How to Help a Loved One With OCD

Alter Can Help You Support Someone With OCD

Obsessive-compulsive disorder (OCD) is a mental health condition associated with repetitive, unwanted thoughts (obsessions) that drive them to repeat certain behaviors. For instance, people obsessed with the idea that they didn’t turn off the stove might check it repeatedly before bed. People obsessed with germs might wash their hands so much that they become raw. Families can help a loved one with OCD manage the condition and alleviate symptoms in many cases. We’ll explain how in the blog below.

At Alter Behavioral Health, we treat OCD and other mental health disorders. As many as 2% of people in the U.S. have OCD. Having intrusive thoughts and compulsive behaviors can impact a person’s everyday life and cause significant anxiety. A complex condition, treatment for OCD is available, but it’s crucial to undergo therapy at an accredited mental health treatment center in Irvine, CA, like Alter Behavioral Health.

How Can We Help?

Providing a Compassionate and Safe Environment for Healing.

While mental health providers in Irvine, California can help people who have OCD through psychotherapy and medication, family and loved ones can also provide a great deal of support. Managing OCD is often based on therapy and medication, but each client is unique. That’s why Alter Behavioral Health individualizes OCD treatment to ensure that each person gets the help they need for symptom relief and improved condition management.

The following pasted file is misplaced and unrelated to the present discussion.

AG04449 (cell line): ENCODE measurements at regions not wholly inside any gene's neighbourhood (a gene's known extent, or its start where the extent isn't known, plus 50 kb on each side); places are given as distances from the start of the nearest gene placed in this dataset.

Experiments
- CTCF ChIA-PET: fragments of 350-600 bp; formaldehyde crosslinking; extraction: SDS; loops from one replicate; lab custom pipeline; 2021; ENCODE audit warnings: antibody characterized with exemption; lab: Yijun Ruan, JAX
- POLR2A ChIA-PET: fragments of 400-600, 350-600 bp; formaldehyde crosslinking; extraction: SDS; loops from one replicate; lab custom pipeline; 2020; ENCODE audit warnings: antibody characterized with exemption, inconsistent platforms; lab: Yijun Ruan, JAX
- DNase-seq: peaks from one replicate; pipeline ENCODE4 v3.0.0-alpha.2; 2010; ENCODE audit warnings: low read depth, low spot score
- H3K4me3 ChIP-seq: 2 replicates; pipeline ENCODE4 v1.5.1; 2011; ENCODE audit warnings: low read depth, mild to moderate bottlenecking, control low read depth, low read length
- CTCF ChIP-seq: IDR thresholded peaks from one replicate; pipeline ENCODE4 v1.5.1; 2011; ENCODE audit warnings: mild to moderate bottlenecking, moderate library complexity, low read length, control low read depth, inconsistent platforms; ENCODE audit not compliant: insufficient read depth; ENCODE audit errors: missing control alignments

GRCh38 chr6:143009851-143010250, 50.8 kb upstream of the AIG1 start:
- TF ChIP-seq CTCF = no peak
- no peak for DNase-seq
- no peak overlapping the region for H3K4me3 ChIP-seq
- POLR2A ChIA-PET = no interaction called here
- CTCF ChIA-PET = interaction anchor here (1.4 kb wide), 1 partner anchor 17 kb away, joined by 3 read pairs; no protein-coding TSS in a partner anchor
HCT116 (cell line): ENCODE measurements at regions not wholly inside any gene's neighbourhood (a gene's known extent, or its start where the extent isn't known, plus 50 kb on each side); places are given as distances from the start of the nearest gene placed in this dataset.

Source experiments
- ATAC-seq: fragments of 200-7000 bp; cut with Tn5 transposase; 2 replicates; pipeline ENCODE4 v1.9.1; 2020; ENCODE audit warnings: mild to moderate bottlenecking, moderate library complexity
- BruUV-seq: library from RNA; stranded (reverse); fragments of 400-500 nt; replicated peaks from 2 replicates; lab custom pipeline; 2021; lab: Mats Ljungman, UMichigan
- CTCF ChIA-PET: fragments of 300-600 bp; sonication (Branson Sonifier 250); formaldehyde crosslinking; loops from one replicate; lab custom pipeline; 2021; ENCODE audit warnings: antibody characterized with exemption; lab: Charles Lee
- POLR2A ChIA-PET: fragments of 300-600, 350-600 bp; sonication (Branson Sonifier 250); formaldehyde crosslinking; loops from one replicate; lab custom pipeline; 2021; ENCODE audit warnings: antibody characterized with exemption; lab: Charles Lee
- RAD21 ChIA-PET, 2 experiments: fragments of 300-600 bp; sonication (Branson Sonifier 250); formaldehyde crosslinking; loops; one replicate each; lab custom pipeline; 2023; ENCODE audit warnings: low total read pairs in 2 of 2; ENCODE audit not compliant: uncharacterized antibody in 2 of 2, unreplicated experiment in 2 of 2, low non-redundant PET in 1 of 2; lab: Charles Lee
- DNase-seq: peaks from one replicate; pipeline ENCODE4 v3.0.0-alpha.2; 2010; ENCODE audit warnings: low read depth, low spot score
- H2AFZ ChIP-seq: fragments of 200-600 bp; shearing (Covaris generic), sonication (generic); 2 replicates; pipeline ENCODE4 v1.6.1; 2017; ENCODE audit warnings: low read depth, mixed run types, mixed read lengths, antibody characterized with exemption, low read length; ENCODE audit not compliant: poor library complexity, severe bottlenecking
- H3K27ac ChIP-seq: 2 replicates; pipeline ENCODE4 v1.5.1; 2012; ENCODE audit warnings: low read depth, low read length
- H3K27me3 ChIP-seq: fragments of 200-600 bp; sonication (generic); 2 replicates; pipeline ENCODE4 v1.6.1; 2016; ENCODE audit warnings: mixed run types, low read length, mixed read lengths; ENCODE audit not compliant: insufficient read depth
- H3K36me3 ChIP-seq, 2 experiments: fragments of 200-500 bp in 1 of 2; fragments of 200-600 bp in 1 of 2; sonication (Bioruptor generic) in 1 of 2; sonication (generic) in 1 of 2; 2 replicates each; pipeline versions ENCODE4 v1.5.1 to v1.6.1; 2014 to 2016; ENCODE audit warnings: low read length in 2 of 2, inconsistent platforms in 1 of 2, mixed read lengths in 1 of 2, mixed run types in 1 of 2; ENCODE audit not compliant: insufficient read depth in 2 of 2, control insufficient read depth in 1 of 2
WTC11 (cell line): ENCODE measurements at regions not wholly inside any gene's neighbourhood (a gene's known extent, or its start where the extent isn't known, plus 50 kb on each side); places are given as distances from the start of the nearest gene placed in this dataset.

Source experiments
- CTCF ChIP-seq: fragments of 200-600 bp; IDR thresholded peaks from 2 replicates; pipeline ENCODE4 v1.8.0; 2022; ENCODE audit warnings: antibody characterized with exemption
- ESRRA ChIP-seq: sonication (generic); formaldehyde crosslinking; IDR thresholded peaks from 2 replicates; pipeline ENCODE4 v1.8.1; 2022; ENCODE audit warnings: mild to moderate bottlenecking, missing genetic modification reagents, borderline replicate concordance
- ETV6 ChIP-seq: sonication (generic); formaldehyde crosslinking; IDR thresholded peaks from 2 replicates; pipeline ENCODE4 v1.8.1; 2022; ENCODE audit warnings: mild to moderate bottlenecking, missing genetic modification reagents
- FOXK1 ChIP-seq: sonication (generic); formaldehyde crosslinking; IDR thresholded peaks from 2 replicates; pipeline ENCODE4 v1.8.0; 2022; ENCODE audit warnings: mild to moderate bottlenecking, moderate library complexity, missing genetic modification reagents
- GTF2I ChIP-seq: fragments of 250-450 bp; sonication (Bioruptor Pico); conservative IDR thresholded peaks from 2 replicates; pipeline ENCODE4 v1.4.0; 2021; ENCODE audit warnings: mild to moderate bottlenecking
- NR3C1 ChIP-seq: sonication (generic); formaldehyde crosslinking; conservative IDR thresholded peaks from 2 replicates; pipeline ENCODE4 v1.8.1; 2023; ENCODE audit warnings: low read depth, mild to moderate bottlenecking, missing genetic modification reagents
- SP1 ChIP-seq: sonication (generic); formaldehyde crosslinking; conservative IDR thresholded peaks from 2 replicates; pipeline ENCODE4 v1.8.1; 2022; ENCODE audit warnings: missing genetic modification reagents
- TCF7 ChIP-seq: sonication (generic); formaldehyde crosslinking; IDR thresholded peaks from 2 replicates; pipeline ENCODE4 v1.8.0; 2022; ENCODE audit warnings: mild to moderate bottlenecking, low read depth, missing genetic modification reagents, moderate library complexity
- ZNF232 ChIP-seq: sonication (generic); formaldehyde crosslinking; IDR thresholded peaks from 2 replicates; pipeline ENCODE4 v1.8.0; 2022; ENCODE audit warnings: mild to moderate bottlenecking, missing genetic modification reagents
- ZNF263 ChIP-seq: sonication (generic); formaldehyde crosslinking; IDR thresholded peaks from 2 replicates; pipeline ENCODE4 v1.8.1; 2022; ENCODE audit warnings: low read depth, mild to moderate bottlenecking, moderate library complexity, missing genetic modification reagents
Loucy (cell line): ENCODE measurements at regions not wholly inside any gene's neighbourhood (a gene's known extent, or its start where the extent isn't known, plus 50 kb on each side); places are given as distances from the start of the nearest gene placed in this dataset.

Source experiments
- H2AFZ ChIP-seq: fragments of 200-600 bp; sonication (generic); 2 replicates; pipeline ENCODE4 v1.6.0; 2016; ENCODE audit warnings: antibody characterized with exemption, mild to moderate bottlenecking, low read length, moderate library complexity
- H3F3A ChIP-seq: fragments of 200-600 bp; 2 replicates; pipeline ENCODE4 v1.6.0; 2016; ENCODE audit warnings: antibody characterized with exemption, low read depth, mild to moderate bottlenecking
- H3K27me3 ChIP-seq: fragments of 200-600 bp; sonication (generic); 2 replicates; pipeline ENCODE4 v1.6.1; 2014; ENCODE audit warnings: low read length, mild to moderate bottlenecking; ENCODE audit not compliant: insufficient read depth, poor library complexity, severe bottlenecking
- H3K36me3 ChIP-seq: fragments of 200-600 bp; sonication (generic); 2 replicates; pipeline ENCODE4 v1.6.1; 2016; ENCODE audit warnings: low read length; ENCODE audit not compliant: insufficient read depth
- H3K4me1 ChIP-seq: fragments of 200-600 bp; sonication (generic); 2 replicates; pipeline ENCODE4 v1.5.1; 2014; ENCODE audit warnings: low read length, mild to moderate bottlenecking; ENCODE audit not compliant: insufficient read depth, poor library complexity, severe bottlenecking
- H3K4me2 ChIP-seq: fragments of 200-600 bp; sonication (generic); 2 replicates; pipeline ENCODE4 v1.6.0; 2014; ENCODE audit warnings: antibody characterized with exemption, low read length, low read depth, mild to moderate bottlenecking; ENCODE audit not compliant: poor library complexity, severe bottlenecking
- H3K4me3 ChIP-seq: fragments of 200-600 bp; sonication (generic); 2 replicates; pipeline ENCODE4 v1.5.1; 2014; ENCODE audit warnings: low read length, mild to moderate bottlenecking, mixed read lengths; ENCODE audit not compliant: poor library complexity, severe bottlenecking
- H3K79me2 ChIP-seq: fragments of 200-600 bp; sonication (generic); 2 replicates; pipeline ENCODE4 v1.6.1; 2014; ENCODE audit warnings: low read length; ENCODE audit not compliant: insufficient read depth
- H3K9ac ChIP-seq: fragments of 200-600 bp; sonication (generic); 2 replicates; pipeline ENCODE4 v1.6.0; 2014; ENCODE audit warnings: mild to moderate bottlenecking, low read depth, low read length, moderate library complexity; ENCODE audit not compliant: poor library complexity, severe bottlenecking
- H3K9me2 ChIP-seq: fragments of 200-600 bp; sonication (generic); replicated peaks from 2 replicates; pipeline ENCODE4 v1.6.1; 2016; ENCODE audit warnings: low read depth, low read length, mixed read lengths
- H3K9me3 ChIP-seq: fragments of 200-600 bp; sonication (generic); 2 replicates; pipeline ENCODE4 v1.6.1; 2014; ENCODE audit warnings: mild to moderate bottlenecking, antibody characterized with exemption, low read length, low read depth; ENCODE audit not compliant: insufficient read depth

Alter Behavioral Health treats mental and behavioral health conditions, including OCD. If your loved one has OCD or you’re unsure, you can encourage them to visit us for a diagnosis and treatment. Today, OCD is treated with therapy and medication. Social support can also help. Alter Health is a renowned mental and behavioral health treatment center in California. We can evaluate your loved one’s condition to make an accurate diagnosis. If they have OCD, we can individualize a treatment plan that’s ideal for them. 

What Is Obsessive-Compulsive Disorder?

Obsessive-compulsive disorder is a mental health disorder that involves obsessive thoughts and compulsive behaviors related to those thoughts. It can cause considerable anxiety to people who have the condition. When symptoms are severe, they may impede a person’s daily life.